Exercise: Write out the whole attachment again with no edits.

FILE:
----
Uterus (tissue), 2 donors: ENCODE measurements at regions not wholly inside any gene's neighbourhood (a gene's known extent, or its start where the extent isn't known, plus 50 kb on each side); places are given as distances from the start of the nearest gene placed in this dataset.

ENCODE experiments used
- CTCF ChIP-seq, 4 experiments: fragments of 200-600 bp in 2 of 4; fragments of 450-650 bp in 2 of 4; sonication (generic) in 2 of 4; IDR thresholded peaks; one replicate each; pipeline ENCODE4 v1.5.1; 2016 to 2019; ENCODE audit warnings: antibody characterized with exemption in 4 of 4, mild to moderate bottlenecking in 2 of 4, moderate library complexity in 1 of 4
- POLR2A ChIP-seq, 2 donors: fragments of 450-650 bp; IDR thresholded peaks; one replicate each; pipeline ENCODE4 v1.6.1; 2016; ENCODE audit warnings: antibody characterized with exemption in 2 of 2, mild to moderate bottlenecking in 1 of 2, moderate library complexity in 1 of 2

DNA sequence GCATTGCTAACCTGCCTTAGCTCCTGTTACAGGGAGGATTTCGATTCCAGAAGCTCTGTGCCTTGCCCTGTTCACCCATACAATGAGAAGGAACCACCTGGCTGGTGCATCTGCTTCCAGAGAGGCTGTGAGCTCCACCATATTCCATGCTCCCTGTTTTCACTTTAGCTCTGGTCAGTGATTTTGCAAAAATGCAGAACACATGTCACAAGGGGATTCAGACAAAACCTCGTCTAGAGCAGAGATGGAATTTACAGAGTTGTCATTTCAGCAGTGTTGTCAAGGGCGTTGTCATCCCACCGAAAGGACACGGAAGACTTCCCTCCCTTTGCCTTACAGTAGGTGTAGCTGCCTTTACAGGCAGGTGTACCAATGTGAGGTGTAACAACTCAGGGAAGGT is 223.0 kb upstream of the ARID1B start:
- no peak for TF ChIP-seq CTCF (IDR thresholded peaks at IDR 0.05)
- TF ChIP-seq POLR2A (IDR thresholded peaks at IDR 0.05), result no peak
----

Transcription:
Uterus (tissue), 2 donors: ENCODE measurements at regions not wholly inside any gene's neighbourhood (a gene's known extent, or its start where the extent isn't known, plus 50 kb on each side); places are given as distances from the start of the nearest gene placed in this dataset.

ENCODE experiments used
- CTCF ChIP-seq, 4 experiments: fragments of 200-600 bp in 2 of 4; fragments of 450-650 bp in 2 of 4; sonication (generic) in 2 of 4; IDR thresholded peaks; one replicate each; pipeline ENCODE4 v1.5.1; 2016 to 2019; ENCODE audit warnings: antibody characterized with exemption in 4 of 4, mild to moderate bottlenecking in 2 of 4, moderate library complexity in 1 of 4
- POLR2A ChIP-seq, 2 donors: fragments of 450-650 bp; IDR thresholded peaks; one replicate each; pipeline ENCODE4 v1.6.1; 2016; ENCODE audit warnings: antibody characterized with exemption in 2 of 2, mild to moderate bottlenecking in 1 of 2, moderate library complexity in 1 of 2

DNA sequence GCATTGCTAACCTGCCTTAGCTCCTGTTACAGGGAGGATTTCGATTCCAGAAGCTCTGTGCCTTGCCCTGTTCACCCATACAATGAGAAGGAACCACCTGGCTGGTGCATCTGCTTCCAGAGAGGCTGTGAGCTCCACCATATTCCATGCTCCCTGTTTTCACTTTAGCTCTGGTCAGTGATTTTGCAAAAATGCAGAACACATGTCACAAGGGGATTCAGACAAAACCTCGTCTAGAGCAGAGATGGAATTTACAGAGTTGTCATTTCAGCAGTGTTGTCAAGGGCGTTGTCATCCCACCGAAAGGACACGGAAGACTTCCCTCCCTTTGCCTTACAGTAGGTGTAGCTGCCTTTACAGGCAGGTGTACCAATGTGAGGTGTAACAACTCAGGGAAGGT is 223.0 kb upstream of the ARID1B start:
- no peak for TF ChIP-seq CTCF (IDR thresholded peaks at IDR 0.05)
- TF ChIP-seq POLR2A (IDR thresholded peaks at IDR 0.05), result no peak